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With US in Retreat, Growing Calls on EU to Lead in Rights Agenda

At a time when Trump’s America retreats from the world and promoting human rights, the E.U. has not yet reacted to this geopolitical shift.

LONDON, UK — “Where were you when slavery was happening?” — surprisingly enough, a question our grandchildren will ask us one day.

In November 2017, CNN reported on the Libyan slave trade and showed footage of black migrants being sold for only $400, as farm laborers, at a night-time auction. The auctioneer is heard saying, “Does anybody need a digger? This is a digger, a big strong man, he’ll dig” – replace the ‘d’ in ‘digger’ with an ‘n’ and the scene is one from 17th century America.

Whilst it is easy to believe that such horrific, large-scale human rights violations are confined to history textbooks, the grim reality is that they continue to exist, and sometimes make headlines, even in the 21st century.

Earlier this month, E.U.’s foreign policy chief Federica Mogherini met with Cuban President Raúl Castro as part of her two-day visit to the Communist country. The diplomatic visit aimed to “reconfirm the strong E.U.-Cuban relationship” and to open trade, after the Trump administration rolled back ties with the country and imposed economic sanctions in 2016.

In her speech, Ms. Mogherini highlighted that the E.U. had engaged in human rights dialogue with the Cuban government since 2015 and the prospects for improving the country’s dismal human rights record after implementing Brussel’s Political Dialogue and Cooperation Agreement (PDCA). The chosen approach to deliberately and constructively engage with the Cuban government has its merits.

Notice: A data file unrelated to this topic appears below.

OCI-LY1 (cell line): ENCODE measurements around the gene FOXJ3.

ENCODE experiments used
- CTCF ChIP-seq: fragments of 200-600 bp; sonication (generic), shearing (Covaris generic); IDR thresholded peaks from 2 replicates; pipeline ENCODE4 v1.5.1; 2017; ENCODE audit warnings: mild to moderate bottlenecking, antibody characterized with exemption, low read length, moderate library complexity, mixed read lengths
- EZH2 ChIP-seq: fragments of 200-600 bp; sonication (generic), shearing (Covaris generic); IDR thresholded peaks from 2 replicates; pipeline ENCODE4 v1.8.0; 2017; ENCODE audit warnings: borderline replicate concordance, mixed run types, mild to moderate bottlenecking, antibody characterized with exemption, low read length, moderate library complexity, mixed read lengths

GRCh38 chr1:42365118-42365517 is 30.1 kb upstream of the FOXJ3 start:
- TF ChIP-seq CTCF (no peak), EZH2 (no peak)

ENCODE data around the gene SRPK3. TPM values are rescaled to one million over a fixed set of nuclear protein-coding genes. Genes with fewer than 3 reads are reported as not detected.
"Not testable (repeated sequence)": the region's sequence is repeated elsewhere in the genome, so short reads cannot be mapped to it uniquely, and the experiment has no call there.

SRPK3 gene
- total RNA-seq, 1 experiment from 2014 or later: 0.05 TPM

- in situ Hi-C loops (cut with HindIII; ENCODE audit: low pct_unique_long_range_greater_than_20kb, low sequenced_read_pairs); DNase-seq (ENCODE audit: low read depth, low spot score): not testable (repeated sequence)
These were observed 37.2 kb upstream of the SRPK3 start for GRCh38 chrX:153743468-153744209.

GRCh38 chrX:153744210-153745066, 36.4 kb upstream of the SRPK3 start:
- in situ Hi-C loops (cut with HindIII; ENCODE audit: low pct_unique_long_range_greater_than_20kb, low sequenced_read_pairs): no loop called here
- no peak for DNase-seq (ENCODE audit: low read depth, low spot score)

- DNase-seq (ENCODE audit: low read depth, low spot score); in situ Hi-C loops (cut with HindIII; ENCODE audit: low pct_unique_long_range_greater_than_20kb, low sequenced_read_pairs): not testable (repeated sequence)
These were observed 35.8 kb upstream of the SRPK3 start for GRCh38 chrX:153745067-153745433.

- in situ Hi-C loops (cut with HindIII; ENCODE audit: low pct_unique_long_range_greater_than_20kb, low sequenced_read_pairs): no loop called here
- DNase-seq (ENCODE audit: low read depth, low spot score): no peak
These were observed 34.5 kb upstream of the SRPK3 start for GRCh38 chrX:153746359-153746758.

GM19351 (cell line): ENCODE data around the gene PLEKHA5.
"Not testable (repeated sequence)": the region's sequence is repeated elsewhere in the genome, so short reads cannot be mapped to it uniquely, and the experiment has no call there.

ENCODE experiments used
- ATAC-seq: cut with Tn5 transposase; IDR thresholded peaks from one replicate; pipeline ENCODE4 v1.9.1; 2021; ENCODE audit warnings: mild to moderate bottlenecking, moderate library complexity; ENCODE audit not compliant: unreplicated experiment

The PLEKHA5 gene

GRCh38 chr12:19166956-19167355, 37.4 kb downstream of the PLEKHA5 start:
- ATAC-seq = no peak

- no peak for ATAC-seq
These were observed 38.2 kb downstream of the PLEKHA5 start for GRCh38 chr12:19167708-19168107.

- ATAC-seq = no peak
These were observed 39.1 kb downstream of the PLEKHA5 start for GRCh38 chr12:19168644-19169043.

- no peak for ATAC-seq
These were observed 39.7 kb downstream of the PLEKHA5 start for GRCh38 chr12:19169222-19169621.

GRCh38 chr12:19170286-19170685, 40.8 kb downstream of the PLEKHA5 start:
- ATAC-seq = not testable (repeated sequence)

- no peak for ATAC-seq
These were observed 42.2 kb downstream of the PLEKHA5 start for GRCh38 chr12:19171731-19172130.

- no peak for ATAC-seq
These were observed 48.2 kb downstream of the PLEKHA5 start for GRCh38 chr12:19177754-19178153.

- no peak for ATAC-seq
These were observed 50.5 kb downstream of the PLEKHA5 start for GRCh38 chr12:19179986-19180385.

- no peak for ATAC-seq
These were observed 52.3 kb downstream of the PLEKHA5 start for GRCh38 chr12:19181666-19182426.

However, she faced criticism for failing to directly challenge the 58-year-old Castro dictatorship’s systematic human rights abuses; instead, she was perceived as simply echoing the regime’s propaganda.

Former Prime Minister of Belgium and current leader of the Alliance of Liberals and Democrats for Europe (ALDE), Guy Verohfstadt, called the visit “a missed opportunity and weak, regrettable strategy.”

Another notable critique came from former President of Estonia, Toomas Hendrik Ilves, who said, “You are not speaking for “Us Europeans”… you speak from ideological convictions much of Europe rejected in 1989-91. An utterly shameful statement given your neglect of… human rights violations in Cuba”.

The backlash comes at a time when the E.U. is under scrutiny by human rights organizations, after Amnesty International’s report claiming that Europe has been knowingly complicit in the abuse of refugees and migrants in Libya’s slave trade.